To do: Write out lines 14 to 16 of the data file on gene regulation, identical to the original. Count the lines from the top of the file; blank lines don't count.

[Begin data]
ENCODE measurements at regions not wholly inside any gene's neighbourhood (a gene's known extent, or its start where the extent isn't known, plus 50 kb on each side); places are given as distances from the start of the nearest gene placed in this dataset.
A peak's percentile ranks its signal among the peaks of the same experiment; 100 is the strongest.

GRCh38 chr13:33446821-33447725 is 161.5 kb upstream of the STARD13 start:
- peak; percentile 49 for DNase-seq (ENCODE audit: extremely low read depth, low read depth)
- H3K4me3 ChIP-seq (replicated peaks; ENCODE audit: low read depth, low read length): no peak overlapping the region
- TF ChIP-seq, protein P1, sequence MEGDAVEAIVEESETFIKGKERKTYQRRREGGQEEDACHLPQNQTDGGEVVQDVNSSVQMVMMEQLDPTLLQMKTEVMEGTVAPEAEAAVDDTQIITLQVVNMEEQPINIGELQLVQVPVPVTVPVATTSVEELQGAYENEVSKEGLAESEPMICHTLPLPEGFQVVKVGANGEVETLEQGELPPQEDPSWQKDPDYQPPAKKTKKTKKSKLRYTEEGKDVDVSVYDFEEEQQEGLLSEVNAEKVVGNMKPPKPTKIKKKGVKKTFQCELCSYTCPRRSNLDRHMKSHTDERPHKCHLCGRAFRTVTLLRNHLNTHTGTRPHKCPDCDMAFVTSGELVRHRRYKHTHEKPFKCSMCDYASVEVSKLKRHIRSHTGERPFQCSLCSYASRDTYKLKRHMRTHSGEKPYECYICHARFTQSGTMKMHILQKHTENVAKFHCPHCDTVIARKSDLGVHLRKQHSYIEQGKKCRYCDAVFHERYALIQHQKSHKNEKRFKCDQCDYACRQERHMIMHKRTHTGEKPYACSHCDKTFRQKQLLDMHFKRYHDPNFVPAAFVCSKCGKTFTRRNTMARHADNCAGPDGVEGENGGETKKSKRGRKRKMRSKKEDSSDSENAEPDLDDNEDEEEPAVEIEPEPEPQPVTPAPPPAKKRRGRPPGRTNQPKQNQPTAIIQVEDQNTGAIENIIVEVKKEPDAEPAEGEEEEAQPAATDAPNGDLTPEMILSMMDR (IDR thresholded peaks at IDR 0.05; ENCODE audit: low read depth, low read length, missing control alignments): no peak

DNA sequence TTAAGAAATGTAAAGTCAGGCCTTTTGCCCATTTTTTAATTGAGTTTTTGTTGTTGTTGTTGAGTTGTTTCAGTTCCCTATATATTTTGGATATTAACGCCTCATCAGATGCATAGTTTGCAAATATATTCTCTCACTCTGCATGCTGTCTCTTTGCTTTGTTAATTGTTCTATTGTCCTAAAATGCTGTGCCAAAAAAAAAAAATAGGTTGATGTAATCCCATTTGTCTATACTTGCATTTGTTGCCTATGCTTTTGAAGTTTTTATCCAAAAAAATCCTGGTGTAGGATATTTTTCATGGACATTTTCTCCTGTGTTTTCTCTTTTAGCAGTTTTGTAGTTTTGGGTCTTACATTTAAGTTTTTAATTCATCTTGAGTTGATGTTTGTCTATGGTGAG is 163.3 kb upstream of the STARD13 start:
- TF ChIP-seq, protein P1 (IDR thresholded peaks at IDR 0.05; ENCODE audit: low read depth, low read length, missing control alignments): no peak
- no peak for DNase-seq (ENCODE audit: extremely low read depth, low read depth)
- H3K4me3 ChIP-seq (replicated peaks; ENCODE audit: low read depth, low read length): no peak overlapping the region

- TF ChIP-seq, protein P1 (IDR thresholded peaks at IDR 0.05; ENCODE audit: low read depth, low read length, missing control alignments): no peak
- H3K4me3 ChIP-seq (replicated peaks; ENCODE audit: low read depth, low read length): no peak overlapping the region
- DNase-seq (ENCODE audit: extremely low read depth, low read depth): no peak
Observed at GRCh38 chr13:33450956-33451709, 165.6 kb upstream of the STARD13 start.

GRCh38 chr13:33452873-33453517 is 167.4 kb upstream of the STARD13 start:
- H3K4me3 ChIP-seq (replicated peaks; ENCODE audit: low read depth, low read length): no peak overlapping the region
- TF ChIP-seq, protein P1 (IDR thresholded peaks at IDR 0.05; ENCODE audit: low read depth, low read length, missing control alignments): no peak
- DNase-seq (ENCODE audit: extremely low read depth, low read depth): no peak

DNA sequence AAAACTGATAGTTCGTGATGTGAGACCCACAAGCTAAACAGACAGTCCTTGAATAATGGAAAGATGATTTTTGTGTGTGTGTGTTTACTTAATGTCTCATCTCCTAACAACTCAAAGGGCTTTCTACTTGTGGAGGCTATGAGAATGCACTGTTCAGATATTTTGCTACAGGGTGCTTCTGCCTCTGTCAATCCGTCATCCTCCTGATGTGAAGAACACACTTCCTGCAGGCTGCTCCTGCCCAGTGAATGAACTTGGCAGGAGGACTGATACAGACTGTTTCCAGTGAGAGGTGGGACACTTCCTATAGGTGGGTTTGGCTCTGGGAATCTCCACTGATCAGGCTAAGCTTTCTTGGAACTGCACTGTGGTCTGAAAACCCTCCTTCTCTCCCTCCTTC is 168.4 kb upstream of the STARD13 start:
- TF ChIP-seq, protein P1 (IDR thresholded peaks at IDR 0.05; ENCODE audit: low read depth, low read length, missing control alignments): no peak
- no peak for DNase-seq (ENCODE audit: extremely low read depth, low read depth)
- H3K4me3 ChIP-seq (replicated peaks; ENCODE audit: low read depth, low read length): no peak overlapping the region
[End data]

Observed at GRCh38 chr13:33450956-33451709, 165.6 kb upstream of the STARD13 start.

GRCh38 chr13:33452873-33453517 is 167.4 kb upstream of the STARD13 start:
- H3K4me3 ChIP-seq (replicated peaks; ENCODE audit: low read depth, low read length): no peak overlapping the region